Well it’s happening, transformation. We’ve been used to looking at new versions with new gadgets of our products, but now we’re looking at a whole new suite called Office 365. And right now, they're showing us that they aren’t just adding new gadgets, but looking at the problem from a new angle.
The Office 365 team had announced a new blogging feature for a while through Delve and it’s finally starting to arrive to us, customers. It’s important to understand how this new personal experience works, because it’ll be a very similar concept for teams when Articles and Microsites start showing up as well.
Office 365 is introducing new knowledge management experiences
Quickly, more and more value is building up in our Office 365 tenants. What used to be a simple hosting of three different products (Exchange, SharePoint, Skype for Business - formerly Lync) is now growing into more, offering productivity enhancing experiences for users.
Alright I know, it sounds like I copy pasted that line from Microsoft's marketing material. But the point is, they're making changes and finally having these products work together to provide us with ready to use experiences or solutions in our organization.
Recently, the Office 365 team has decided to look at the Knowledge Management needs of organizations and set on a course to provide a new solution. In a previous post, I go on about how Office 365 is redefining Knowledge Management with newly announced Delve Boards, Story Pages (Blog), Articles, Microsites and the new Knowledge Management Portal.
In the article, I mention what each of those are, and how they'll work at a high level. And this further maintains my reflections from Ignite: Collaboration in a Modern Workplace Transformed.
But now that the new Blogging feature or “Story Pages” (I'm still not sure how to call this) has started to roll out to tenants, it’s time to take a closer look at it.
If you want to keep note of some of the details, I recorded a short video that's under 13min:
*Note: Images are not uploaded to your OneDrive for Business, see below for details.
An overview of the new Office 365 Blog in Delve
Friction-less user experience that also works on mobile devices and is always available, regardless of where you are.
No matter the customer; I’ve always seen a need that could be met with a blog. In many cases, it’s been from the CEO or the executive team that wanted to share thoughts with the organization.
Sometimes, it’s IT sharing tips and guides on how to use some of the deployed technology. And other times, it’s anyone sharing their expertise or simply putting down their thoughts to find it later on. It’s not just about a top down flow of information anymore, but allowing anyone to share and anyone to consume. But more importantly, for that knowledge to always stay and be both available and discoverable.
The new Office 365 Delve Blog feature doesn't replace the old SharePoint Blog, if for some unfortunate reason you're using those. In fact, the SharePoint Blog is the perfect example of why we can’t wait for the three-year cycle anymore. Every time the SharePoint Blog would be released, it would already be 2 years behind.
Office 365 has re-introduced the blog in a completely new perspective and just like the rest of Delve, it’s responsive and easy to use.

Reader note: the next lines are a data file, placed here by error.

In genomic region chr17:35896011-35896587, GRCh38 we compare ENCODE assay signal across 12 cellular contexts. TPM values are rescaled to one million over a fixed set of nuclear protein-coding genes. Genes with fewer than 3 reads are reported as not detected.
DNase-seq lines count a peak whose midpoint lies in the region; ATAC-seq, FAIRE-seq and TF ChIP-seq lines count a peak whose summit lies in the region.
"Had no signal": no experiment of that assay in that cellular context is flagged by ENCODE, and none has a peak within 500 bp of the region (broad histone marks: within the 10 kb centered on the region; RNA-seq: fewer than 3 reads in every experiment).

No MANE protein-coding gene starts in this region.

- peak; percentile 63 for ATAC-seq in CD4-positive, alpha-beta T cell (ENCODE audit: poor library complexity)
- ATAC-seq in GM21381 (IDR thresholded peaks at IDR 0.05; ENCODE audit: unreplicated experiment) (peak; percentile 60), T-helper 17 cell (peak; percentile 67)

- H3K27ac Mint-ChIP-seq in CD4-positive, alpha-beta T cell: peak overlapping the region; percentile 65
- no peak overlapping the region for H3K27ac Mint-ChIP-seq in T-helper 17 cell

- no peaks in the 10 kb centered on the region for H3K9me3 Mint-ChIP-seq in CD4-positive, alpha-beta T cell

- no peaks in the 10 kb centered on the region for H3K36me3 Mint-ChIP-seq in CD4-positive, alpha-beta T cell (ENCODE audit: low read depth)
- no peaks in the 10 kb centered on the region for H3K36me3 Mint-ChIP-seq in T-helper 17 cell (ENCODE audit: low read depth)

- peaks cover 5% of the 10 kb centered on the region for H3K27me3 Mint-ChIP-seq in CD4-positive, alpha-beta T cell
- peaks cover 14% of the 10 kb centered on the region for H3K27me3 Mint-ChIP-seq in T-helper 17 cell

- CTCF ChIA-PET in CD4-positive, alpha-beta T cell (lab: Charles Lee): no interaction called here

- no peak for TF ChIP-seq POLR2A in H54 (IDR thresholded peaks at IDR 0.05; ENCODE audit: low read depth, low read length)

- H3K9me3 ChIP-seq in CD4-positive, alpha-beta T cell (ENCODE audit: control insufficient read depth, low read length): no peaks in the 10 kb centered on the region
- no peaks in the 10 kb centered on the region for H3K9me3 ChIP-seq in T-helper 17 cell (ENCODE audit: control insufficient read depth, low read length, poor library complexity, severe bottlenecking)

You’ll find it in your “About Me” by clicking on your name or by navigating to Delve from the App Launcher, clicking on “Me” and then selecting your Profile.
From there, you’ll either be able to view all of your previously created posts or start writing a new one directly. Let’s look at all our posts.
If you're on your profile, you’ll see the New Post tile as well as all unpublished, drafts and published posts. And obviously, if you visit someone else’s list of Office 365 Delve Blogs you’ll only see the published posts.
So far, it’s pretty straight forward, but how is new authoring experiences of these new posts?
Well, you begin by clicking on New Post or “Start Writing” straight from the Delve Profile page.
And if you’ve used the new “Sway” tool, it's very similar in its easiness to use and author content. The reality however, you’ve probably never used Sway and may have just recently heard of it. So how does it work?
Essentially, you scroll down the page and click on the buttons that allow you to do things. For example, you noticed the Add Image button and the “Title” and “Subtitle” text areas you can change. Let’s finish that unpublished post I had in my list earlier.
Then you can start writing easily into text boxes that automatically appear as you press Enter or get bigger if you press on Shift + Enter. Not unlike traditional text editors, except once you highlight text, you’ll get a simple formatting tool.
You can even turn text into a predefined format for quotes, so that it pops on the page but continues to work in this responsive page. Remember, all of these posts will automatically adjust based on the screen size.
It’s hard to express how easy it is to just add text, format it as well as add some pictures, videos or documents.
Then you click on Publish and you’ve got yourself a beautiful and responsible blog post in Office 365.
How does the Office 365 Delve Blog work behind the scenes on a technical level
I'm a geek and above all, a SharePoint geek. Since many of the new portal experiences leverage SharePoint for storage of the files we work with, I just had to figure out how it all works.